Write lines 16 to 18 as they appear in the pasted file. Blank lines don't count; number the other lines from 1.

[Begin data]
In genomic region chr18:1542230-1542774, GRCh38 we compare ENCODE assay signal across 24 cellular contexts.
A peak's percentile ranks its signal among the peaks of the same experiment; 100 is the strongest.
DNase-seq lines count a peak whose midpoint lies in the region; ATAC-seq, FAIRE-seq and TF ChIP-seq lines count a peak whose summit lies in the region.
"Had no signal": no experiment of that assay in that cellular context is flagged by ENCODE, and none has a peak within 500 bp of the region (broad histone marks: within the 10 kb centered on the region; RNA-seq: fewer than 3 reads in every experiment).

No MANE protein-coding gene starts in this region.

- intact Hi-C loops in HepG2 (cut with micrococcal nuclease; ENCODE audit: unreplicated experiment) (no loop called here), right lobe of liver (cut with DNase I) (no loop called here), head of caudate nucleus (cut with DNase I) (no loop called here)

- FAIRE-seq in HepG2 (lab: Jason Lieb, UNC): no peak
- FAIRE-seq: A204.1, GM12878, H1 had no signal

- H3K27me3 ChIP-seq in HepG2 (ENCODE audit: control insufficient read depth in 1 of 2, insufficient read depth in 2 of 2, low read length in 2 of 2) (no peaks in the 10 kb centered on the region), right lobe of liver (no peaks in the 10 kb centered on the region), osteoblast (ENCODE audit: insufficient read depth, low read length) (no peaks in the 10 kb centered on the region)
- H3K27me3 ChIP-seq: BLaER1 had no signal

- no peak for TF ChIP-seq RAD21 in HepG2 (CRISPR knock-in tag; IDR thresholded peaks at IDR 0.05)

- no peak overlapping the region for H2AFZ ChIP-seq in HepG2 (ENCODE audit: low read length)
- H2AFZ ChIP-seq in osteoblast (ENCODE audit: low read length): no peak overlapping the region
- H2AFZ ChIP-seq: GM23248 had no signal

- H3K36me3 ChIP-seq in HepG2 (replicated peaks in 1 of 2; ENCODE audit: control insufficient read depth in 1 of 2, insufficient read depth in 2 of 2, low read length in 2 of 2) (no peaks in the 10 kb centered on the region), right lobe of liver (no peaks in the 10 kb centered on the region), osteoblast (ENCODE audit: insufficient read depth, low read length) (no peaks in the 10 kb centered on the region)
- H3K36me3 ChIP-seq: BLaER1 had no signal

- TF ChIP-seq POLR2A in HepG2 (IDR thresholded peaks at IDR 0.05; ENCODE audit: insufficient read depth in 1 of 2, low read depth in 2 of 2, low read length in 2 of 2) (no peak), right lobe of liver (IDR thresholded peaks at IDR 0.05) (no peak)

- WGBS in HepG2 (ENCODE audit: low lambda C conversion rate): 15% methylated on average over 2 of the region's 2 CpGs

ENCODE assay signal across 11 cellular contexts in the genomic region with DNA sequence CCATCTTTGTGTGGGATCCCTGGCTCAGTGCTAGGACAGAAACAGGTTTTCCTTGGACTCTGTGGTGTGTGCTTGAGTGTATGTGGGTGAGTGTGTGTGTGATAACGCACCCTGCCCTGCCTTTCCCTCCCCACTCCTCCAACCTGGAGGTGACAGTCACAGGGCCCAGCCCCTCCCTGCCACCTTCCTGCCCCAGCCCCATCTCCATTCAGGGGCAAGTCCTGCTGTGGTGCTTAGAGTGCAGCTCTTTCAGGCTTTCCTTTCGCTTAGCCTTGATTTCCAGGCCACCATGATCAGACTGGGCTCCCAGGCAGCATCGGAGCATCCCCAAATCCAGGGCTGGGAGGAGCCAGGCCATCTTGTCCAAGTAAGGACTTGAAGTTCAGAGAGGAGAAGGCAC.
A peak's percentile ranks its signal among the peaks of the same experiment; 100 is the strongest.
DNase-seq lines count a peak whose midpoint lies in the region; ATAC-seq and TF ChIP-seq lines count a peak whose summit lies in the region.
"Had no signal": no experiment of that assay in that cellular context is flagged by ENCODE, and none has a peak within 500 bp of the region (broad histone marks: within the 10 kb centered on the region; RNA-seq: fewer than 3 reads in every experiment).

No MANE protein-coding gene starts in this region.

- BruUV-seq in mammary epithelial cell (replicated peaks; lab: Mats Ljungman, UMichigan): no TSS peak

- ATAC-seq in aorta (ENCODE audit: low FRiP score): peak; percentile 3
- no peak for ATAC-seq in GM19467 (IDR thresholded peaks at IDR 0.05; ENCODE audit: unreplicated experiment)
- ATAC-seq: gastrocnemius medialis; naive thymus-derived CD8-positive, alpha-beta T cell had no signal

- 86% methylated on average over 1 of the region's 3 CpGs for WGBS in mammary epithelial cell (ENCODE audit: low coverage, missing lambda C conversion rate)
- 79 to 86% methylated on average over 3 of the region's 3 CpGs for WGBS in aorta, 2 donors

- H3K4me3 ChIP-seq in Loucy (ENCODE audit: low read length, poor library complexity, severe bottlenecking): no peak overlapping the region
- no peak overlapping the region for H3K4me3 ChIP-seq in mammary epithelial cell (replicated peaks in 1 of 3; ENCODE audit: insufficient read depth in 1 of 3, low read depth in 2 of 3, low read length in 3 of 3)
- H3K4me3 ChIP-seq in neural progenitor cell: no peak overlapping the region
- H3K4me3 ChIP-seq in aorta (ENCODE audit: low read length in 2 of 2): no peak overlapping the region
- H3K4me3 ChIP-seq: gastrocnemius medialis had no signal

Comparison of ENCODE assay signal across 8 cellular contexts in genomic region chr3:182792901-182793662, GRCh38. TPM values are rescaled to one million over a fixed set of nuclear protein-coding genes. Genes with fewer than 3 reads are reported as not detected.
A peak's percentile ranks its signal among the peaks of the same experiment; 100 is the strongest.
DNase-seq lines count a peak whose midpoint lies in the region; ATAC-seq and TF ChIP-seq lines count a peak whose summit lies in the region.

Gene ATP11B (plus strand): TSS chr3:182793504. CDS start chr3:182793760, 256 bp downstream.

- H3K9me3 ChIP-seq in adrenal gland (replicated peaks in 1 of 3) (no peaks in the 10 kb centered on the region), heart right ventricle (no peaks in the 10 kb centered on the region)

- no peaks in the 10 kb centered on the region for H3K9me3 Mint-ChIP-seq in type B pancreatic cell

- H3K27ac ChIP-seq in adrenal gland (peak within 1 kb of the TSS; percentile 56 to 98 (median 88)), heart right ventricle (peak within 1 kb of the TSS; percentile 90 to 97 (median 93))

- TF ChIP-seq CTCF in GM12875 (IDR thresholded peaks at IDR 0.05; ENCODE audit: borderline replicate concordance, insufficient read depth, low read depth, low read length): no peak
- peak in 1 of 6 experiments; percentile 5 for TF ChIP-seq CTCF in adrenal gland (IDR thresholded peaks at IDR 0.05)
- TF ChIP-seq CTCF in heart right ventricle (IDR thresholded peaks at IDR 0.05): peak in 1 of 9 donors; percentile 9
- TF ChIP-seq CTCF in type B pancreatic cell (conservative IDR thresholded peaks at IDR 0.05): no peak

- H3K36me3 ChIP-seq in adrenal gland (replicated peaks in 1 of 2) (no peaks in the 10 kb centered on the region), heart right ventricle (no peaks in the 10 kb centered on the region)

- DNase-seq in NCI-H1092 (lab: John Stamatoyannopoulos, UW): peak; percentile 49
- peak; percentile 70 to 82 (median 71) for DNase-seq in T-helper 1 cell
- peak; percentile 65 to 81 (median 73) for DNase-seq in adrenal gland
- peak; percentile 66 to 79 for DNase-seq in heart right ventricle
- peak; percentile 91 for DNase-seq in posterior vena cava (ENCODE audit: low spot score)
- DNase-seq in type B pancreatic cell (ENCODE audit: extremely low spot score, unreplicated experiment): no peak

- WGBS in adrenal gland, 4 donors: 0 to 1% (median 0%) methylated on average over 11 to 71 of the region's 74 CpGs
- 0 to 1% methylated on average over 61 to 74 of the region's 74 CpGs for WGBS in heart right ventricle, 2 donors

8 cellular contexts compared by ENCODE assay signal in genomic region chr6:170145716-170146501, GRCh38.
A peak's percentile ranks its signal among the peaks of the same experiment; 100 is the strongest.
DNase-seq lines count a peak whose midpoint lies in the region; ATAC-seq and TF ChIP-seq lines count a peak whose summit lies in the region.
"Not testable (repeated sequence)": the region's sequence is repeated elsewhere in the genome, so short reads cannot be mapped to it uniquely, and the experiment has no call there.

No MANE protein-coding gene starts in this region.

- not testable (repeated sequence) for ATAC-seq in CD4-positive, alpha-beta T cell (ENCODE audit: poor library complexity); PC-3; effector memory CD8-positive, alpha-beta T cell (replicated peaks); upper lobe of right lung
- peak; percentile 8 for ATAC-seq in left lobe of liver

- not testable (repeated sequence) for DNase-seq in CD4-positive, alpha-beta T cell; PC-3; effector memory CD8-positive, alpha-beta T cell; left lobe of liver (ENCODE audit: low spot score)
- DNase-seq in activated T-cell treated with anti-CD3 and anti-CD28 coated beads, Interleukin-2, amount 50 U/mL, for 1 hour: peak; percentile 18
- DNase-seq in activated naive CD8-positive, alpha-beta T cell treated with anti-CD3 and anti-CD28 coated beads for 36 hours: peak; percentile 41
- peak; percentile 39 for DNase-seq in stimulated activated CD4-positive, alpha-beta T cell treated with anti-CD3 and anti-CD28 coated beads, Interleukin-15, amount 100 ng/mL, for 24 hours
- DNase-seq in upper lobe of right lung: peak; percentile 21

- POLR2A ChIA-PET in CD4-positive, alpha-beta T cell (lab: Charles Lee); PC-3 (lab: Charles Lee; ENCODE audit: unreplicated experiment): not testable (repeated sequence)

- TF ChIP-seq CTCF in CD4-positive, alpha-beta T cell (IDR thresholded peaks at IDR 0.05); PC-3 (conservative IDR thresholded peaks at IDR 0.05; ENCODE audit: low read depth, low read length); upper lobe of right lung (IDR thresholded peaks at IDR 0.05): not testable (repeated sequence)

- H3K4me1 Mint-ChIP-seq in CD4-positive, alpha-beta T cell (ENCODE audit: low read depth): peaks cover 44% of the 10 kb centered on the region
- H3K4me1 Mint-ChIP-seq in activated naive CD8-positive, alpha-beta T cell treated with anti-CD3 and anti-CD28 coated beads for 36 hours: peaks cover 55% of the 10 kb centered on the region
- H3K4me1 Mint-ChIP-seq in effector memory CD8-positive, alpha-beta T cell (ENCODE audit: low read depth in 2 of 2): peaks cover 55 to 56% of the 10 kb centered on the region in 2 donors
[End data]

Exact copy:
- H3K36me3 ChIP-seq: BLaER1 had no signal

- TF ChIP-seq POLR2A in HepG2 (IDR thresholded peaks at IDR 0.05; ENCODE audit: insufficient read depth in 1 of 2, low read depth in 2 of 2, low read length in 2 of 2) (no peak), right lobe of liver (IDR thresholded peaks at IDR 0.05) (no peak)

- WGBS in HepG2 (ENCODE audit: low lambda C conversion rate): 15% methylated on average over 2 of the region's 2 CpGs